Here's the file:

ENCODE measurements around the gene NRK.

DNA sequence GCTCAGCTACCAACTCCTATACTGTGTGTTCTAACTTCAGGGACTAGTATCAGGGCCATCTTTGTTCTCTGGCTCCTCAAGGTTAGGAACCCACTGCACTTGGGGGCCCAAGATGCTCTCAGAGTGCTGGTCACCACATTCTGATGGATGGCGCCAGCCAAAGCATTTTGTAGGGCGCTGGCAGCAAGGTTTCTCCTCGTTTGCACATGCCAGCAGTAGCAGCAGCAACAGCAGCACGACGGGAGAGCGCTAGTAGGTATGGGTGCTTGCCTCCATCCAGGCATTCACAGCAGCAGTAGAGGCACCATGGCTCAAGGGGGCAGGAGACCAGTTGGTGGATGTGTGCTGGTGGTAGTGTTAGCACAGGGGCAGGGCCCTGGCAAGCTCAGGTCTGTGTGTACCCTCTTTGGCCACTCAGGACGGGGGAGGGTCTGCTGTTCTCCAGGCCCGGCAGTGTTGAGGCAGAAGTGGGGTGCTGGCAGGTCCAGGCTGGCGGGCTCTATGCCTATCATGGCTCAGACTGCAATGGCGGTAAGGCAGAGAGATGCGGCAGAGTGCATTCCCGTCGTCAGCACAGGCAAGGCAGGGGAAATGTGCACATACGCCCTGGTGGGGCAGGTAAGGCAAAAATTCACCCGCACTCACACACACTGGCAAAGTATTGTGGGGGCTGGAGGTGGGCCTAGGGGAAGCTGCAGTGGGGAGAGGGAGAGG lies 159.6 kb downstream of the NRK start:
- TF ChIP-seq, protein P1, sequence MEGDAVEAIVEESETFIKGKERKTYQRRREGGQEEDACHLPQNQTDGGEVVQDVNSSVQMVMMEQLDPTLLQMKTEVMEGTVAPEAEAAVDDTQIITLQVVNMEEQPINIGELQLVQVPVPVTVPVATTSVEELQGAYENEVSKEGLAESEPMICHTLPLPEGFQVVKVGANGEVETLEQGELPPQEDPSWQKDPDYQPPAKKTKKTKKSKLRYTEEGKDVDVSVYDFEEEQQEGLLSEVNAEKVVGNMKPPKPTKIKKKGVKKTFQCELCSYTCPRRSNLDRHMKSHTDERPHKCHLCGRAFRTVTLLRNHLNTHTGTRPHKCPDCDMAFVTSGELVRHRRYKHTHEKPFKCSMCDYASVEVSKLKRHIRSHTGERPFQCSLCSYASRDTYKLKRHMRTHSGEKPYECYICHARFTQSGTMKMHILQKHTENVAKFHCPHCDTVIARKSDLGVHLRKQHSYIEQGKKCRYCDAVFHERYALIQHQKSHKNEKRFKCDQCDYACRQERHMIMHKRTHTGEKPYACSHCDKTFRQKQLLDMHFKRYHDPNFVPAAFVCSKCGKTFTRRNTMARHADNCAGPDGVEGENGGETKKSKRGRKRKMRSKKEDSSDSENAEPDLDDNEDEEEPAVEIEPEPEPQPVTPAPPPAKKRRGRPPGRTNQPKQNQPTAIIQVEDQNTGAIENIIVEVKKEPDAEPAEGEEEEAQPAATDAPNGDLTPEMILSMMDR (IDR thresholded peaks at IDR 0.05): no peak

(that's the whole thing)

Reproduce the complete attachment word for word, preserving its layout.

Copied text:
ENCODE measurements around the gene NRK.

DNA sequence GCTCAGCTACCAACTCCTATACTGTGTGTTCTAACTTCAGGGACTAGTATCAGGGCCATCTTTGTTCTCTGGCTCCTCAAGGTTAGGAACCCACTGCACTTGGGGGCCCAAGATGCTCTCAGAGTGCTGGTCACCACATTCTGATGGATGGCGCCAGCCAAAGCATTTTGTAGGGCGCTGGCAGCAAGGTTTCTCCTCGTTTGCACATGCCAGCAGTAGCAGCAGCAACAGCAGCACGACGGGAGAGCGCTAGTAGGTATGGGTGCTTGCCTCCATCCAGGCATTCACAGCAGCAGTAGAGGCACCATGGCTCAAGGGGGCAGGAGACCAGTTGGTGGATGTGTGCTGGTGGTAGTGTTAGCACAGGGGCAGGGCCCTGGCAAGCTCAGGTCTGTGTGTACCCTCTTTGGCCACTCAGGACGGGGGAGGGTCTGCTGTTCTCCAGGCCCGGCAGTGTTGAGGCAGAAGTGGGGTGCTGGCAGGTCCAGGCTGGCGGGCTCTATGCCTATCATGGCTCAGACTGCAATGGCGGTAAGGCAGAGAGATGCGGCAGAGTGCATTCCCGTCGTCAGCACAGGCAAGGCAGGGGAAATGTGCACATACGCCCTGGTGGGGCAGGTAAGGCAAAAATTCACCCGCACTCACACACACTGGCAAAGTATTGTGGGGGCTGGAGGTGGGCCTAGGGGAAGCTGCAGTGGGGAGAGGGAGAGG lies 159.6 kb downstream of the NRK start:
- TF ChIP-seq, protein P1, sequence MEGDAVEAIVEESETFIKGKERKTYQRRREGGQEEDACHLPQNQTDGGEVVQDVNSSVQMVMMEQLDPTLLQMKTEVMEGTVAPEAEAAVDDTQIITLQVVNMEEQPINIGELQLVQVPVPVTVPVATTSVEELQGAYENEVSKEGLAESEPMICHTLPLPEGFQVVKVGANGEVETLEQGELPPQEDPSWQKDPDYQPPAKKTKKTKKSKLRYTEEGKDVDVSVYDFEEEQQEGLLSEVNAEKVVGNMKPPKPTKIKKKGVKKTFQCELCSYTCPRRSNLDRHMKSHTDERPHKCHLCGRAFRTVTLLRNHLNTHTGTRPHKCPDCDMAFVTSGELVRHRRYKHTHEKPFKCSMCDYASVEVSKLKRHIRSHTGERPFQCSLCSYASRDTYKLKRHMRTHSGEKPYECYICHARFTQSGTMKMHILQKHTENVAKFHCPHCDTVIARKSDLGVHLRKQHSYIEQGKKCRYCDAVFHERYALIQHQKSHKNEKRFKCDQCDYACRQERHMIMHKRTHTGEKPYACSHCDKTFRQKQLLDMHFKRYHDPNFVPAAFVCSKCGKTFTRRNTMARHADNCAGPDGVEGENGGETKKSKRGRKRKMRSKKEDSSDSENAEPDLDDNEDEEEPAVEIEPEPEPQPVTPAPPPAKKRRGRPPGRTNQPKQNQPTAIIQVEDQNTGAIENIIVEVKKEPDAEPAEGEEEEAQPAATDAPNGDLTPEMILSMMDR (IDR thresholded peaks at IDR 0.05): no peak